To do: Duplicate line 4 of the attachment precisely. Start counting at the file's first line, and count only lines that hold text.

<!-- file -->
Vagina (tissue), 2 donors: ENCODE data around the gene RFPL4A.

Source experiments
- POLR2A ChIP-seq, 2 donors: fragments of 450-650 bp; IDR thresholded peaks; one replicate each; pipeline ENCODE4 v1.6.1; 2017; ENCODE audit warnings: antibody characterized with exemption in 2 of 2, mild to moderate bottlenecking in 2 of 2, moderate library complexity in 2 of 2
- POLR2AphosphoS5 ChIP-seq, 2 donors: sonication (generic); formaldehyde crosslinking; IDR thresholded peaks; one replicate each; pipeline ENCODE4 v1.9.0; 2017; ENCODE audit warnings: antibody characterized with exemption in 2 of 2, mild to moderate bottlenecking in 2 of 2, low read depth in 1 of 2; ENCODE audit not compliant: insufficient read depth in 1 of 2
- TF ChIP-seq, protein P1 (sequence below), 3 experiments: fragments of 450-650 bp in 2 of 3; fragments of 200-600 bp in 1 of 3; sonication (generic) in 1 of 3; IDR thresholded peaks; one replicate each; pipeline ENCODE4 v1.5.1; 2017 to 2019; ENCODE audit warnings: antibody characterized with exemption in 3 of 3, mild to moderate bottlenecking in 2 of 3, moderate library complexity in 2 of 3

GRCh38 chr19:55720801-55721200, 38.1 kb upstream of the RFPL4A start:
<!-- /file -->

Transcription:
- POLR2AphosphoS5 ChIP-seq, 2 donors: sonication (generic); formaldehyde crosslinking; IDR thresholded peaks; one replicate each; pipeline ENCODE4 v1.9.0; 2017; ENCODE audit warnings: antibody characterized with exemption in 2 of 2, mild to moderate bottlenecking in 2 of 2, low read depth in 1 of 2; ENCODE audit not compliant: insufficient read depth in 1 of 2